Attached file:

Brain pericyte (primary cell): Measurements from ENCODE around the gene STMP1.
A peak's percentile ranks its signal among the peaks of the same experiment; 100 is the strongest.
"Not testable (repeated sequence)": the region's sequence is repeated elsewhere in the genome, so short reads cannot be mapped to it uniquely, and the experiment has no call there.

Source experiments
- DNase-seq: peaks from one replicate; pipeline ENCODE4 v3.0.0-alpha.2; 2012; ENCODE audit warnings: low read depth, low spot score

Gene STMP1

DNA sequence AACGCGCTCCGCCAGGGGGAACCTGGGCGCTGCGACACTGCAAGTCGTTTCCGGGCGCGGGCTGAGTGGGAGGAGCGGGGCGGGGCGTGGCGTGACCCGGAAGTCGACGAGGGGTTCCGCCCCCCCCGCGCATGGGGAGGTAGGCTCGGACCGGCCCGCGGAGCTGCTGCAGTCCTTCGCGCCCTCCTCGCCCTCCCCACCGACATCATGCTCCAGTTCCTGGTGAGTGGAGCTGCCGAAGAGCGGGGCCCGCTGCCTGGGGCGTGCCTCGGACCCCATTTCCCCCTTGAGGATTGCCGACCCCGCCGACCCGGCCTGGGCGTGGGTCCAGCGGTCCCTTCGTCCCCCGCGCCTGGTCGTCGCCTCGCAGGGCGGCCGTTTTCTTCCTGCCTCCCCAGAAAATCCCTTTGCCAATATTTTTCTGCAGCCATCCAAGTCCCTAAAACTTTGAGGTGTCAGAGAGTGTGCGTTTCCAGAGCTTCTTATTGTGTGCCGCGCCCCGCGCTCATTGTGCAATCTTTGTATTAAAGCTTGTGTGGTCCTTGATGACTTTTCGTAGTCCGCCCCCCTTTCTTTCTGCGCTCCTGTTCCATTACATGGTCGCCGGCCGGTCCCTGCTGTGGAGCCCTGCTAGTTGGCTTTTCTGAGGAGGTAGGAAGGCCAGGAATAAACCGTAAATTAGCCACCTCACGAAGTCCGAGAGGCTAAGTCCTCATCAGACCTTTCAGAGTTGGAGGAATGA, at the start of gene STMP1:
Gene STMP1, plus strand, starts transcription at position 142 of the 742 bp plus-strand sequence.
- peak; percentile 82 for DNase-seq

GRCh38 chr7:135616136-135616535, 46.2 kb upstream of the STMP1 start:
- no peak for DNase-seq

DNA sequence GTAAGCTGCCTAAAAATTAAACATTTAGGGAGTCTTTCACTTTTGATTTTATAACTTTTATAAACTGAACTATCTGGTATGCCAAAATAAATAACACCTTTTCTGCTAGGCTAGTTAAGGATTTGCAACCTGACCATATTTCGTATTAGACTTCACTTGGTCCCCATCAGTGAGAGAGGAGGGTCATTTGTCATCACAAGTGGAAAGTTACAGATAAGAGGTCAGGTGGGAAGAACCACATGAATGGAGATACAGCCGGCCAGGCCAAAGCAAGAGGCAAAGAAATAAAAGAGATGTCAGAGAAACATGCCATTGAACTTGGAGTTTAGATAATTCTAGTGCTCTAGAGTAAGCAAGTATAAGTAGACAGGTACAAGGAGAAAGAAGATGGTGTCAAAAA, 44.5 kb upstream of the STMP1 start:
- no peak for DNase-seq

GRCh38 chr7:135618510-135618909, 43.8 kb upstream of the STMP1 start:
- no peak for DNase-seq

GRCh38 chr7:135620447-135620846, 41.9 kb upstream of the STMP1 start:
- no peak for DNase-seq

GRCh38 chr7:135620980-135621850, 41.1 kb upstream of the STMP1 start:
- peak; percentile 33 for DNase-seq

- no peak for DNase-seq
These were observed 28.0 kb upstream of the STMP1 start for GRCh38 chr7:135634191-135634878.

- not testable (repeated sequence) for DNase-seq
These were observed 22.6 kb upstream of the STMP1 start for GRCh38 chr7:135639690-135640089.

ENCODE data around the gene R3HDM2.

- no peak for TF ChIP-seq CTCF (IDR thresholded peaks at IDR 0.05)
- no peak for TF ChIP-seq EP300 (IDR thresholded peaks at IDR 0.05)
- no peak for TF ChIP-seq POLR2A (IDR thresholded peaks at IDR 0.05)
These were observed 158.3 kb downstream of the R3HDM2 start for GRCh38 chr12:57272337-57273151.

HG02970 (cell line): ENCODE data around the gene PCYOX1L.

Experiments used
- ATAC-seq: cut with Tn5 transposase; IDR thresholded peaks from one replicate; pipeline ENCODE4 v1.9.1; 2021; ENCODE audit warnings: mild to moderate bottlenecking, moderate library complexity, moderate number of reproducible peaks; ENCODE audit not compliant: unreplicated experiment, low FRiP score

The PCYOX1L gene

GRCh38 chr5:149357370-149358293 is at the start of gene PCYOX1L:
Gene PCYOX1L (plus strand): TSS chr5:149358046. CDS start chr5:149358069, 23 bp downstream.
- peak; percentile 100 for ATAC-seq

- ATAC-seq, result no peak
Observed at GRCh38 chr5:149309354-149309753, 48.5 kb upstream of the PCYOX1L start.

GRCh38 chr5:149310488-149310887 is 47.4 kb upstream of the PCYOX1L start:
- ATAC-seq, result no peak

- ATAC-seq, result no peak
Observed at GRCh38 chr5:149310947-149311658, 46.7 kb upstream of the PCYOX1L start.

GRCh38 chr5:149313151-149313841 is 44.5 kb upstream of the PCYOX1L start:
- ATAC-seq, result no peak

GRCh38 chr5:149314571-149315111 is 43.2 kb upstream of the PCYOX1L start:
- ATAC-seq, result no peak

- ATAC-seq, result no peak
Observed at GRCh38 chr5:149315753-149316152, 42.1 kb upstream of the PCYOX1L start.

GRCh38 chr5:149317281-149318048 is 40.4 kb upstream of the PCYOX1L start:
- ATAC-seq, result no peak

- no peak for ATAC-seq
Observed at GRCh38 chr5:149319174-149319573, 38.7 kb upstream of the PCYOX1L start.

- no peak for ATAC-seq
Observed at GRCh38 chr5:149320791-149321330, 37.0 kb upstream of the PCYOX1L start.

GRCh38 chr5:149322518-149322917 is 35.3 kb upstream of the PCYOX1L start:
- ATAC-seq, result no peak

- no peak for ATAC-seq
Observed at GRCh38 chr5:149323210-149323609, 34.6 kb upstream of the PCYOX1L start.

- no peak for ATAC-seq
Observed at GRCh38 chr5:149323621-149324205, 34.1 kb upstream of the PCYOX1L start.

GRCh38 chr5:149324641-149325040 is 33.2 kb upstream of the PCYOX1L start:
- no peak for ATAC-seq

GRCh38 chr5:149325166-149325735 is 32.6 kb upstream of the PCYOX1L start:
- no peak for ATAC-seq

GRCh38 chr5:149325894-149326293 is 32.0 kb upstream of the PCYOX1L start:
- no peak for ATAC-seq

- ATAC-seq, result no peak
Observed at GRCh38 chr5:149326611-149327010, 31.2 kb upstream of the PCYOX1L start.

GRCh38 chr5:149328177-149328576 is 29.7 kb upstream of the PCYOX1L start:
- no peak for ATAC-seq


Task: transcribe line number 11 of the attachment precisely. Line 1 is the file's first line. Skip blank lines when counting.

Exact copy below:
- no peak for DNase-seq